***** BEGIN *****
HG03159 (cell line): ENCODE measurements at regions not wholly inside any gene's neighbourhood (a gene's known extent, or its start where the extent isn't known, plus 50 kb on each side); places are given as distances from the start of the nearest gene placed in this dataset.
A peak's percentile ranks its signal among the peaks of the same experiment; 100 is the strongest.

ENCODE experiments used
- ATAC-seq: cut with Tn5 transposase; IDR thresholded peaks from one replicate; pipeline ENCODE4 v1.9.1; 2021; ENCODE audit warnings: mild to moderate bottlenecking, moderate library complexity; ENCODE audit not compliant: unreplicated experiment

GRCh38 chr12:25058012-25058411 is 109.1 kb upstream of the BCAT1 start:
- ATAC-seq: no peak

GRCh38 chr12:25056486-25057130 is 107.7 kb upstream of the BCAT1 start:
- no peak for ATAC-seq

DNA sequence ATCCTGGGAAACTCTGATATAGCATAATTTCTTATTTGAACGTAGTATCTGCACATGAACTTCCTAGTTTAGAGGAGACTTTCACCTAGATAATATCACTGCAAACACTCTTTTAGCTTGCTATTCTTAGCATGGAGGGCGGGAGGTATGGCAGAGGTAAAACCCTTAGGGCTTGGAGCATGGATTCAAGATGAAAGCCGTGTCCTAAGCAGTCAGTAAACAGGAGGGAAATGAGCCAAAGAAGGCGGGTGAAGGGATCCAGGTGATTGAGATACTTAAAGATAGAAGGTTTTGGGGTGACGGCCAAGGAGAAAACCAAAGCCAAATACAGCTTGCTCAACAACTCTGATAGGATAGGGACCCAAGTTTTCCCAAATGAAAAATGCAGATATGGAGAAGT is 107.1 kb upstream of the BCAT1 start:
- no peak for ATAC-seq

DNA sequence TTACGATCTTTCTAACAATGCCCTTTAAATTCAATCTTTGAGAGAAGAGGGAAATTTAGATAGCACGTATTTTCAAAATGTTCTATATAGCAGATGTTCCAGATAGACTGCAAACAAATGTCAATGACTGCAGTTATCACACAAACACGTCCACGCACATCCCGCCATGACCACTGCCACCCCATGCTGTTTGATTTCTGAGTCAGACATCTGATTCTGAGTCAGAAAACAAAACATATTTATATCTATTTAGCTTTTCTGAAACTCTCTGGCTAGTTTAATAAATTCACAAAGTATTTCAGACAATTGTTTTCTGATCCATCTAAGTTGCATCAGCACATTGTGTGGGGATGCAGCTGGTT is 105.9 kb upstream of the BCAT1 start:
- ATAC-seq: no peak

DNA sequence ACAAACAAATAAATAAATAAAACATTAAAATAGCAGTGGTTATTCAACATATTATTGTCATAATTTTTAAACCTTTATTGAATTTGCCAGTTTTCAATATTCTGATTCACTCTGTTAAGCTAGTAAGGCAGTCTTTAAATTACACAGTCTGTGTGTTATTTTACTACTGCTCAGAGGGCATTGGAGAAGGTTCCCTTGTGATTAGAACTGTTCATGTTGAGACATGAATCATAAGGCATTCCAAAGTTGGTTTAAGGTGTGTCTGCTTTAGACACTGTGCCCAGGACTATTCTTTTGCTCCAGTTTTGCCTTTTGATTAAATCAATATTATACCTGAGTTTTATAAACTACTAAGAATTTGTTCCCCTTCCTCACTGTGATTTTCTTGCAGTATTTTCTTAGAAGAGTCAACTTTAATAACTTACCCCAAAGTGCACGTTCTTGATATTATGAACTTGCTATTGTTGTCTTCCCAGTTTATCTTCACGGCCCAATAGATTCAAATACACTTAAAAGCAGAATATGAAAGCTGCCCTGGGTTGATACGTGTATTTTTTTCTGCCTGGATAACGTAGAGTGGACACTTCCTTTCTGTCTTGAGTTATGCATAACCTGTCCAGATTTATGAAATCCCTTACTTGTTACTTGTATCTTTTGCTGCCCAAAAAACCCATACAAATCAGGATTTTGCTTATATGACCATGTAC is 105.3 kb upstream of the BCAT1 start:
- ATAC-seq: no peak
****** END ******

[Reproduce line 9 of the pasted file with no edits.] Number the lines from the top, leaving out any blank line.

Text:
DNA sequence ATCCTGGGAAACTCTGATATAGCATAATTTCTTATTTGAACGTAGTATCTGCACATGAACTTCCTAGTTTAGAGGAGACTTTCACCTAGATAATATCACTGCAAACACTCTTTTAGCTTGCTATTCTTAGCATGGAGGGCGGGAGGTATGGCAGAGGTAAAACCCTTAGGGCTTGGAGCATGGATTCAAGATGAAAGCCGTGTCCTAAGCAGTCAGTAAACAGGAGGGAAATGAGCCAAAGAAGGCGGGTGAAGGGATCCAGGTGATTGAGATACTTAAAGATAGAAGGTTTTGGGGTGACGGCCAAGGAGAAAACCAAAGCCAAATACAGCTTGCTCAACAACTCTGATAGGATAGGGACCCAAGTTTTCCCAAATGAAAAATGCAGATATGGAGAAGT is 107.1 kb upstream of the BCAT1 start: